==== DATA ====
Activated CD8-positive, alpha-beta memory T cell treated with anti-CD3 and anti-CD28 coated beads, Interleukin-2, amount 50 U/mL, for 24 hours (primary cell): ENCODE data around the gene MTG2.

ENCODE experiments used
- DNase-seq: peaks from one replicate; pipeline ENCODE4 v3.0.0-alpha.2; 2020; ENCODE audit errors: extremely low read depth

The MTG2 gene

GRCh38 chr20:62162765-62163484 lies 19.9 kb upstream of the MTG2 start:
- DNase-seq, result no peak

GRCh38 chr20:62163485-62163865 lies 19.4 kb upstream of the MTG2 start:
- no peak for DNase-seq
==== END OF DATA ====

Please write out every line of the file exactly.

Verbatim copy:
Activated CD8-positive, alpha-beta memory T cell treated with anti-CD3 and anti-CD28 coated beads, Interleukin-2, amount 50 U/mL, for 24 hours (primary cell): ENCODE data around the gene MTG2.

ENCODE experiments used
- DNase-seq: peaks from one replicate; pipeline ENCODE4 v3.0.0-alpha.2; 2020; ENCODE audit errors: extremely low read depth

The MTG2 gene

GRCh38 chr20:62162765-62163484 lies 19.9 kb upstream of the MTG2 start:
- DNase-seq, result no peak

GRCh38 chr20:62163485-62163865 lies 19.4 kb upstream of the MTG2 start:
- no peak for DNase-seq